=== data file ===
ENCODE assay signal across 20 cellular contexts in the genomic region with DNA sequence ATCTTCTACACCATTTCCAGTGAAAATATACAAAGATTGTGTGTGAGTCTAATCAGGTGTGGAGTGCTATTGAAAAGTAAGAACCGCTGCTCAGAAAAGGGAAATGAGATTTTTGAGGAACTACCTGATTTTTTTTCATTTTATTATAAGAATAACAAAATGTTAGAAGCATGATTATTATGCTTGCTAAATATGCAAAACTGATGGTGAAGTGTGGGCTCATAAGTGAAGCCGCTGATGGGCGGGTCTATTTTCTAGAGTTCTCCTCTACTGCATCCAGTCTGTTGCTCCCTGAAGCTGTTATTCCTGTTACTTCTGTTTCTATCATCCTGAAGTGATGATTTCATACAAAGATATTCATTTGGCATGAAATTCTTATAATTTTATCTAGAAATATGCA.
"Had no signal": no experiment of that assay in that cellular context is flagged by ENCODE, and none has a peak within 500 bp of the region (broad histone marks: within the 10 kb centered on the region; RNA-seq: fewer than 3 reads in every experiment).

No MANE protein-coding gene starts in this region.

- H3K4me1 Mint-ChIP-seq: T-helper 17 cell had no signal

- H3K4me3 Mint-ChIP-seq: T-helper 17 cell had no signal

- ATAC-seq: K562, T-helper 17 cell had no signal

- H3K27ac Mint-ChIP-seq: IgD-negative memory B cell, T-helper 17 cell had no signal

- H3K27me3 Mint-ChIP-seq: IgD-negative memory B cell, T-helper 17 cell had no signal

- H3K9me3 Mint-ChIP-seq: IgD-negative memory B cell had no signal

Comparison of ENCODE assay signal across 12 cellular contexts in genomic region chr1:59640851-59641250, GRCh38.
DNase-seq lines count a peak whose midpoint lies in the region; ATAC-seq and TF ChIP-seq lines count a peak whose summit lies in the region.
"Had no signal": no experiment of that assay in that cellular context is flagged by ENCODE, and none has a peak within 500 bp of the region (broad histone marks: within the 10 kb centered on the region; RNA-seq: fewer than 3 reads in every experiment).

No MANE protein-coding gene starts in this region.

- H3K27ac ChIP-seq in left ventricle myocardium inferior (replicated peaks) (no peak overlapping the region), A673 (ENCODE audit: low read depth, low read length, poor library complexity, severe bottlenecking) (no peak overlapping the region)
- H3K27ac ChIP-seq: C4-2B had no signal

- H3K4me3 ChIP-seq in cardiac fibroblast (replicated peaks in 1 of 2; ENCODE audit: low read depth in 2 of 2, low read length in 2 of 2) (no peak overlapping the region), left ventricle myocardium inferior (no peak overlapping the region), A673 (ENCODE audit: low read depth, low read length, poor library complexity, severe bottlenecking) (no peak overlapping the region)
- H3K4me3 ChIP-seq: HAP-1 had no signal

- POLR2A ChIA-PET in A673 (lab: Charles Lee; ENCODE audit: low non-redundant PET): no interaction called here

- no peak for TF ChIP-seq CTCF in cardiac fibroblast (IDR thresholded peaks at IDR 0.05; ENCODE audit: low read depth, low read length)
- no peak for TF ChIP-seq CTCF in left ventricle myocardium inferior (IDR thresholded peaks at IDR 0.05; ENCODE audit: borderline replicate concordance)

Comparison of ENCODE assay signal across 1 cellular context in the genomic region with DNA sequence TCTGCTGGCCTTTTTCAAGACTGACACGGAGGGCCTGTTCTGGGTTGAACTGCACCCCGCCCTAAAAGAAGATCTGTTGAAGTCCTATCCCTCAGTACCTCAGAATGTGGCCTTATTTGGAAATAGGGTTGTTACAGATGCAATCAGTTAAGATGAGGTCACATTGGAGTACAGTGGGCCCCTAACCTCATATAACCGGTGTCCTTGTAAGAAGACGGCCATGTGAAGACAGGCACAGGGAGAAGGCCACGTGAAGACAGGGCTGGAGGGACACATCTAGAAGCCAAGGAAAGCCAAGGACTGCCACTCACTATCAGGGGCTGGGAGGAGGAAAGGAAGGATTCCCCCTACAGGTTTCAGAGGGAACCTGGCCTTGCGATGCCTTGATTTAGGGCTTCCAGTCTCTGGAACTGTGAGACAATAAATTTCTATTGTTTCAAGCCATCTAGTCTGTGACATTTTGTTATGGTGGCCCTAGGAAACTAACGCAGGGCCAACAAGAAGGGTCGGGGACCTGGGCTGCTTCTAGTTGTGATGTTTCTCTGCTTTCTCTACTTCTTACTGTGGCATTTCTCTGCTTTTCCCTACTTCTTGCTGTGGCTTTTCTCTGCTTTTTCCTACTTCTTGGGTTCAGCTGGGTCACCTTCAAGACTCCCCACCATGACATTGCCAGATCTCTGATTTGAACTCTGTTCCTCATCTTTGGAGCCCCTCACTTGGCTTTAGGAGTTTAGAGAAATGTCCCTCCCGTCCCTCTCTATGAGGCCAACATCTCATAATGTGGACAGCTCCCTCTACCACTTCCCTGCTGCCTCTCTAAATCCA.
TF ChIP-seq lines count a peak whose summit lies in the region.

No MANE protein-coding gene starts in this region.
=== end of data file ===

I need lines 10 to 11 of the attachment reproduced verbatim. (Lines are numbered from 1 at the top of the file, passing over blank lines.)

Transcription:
Comparison of ENCODE assay signal across 12 cellular contexts in genomic region chr1:59640851-59641250, GRCh38.
DNase-seq lines count a peak whose midpoint lies in the region; ATAC-seq and TF ChIP-seq lines count a peak whose summit lies in the region.